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  • Summer musings on Stargazers and star gazers

    Trudy Duivenvoorden Mitic

    We’ve made a fine mess of this blue dot…but nature has incredible healing powers.


    MY GARDEN’S ONGOING VARIETY SHOW currently has the effusive Stargazer lilies owning the stage, their clusters of bold and magnificent flowers vying with each other for audience attention. They look like the hybridized confections they are, the planned offspring of two lesser, Oriental-type lilies, using science that was unlocked by Gregor Mendel more than 150 years ago.

    That’s impressive tinkering for sure, but it would all amount to nothing if it weren’t for nature. We can plunk a pixel of seed or homely bulb into the ground, but only the holiest communion of natural forces—healthy soil, air, water and pollinators, specific temperatures and just the right intensity of sunlight—can transform it into a beautiful, living plant that is the essence of all life on earth.

    In the garden, I wander past the emerging squashes, tomatoes and other crops that will nourish us in the coming months. I greet the flowers, some still tightly budded while others are ready to shed their seeds. I take pictures of the Stargazers strutting their stuff.



    The author’s Stargazer Lilies


    Earlier this summer, star gazers of a different kind cropped up everywhere, their upturned faces scanning the night sky. The comet NEOWISE had briefly surfed within our view on its 6800-year loop around the outer reaches of our solar system. We could see it with the naked eye, and it rightly made us feel small and humbled.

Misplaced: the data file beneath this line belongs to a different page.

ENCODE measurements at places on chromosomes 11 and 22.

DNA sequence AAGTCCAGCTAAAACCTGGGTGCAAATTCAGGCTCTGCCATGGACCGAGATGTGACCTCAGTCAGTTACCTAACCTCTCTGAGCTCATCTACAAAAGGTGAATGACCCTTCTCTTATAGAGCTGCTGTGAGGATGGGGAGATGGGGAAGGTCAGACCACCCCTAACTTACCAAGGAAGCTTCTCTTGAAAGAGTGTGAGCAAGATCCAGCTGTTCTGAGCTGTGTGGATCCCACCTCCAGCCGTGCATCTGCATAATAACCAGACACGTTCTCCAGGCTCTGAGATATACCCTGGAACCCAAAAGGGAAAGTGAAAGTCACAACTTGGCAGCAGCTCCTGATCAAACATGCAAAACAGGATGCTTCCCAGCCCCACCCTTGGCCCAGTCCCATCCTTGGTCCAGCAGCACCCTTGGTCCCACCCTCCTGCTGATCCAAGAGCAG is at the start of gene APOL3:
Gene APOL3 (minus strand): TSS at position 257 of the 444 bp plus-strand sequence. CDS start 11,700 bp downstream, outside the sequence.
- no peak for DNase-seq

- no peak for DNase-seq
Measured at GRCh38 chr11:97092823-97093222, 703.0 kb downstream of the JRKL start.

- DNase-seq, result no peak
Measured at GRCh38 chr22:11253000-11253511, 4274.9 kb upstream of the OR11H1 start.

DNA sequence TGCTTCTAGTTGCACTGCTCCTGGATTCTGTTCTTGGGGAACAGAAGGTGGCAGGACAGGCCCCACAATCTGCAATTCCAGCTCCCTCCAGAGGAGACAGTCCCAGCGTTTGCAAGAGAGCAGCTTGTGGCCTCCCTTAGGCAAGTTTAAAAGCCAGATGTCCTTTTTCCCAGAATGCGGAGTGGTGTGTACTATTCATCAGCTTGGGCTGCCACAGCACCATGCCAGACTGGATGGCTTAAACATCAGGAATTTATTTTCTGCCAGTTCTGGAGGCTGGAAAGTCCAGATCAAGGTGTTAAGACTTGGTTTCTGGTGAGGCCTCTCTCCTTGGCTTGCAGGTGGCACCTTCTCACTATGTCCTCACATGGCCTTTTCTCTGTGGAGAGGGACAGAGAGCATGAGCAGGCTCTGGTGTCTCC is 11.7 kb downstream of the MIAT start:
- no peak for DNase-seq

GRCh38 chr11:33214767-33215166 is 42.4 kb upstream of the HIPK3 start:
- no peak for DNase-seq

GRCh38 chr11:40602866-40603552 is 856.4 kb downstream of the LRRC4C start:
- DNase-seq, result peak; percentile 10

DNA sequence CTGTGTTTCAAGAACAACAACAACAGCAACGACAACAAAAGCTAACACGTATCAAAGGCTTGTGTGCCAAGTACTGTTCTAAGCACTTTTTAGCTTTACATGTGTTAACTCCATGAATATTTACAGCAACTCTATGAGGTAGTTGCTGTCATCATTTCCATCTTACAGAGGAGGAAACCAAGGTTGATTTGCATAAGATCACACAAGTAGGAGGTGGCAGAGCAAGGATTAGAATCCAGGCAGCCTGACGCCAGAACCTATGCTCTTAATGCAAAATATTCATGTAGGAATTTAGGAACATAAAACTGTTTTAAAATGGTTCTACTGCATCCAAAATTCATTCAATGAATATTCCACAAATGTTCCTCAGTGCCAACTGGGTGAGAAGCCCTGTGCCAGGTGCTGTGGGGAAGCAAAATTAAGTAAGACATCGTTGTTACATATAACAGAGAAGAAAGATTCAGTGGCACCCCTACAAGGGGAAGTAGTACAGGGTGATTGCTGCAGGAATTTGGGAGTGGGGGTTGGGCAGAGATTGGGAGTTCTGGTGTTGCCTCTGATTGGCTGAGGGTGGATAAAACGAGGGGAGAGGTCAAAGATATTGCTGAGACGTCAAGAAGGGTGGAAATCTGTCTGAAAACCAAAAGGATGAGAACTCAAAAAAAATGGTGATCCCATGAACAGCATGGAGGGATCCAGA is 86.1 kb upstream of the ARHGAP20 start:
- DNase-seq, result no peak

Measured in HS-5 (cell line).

I imagined myself a traveller on the frozen NEOWISE who has endured the harsh monochromatic loop for all of 68 centuries and then suddenly spots a single blue dot—blue!—just 103 million kilometres away. The discovery would be unbelievable. Here was the only mass among untold millions with an accidentally perfect, life-supporting biosphere.



    The view of Earth and its moon from space


    Consider that dot, the eminent astronomer Carl Sagan urged a hushed audience some 30 years ago. “That’s here. That’s home. That’s us. On it, everyone you love, everyone you know, everyone you’ve ever heard of, every human being who ever was, lived out their lives.”

    We’ve made a fine mess of our priceless blue dot. Our individual greed, folly, indifference and denial have driven it to the brink.

    And yet, nature has such incredible healing power that we could still turn things around. It will be hard. It will feel like too much, after we’ve put in so little for so long. But the choice is urgent and clear. Either we change, or carry on unabated at our own great peril.

    Trudy Duivenvoorden Mitic is a writer, new grandmother, and Master Gardener. Her books include People in Transition and Ernie Coombs: Mr Dressup (both from Fitzhenry & Whiteside).

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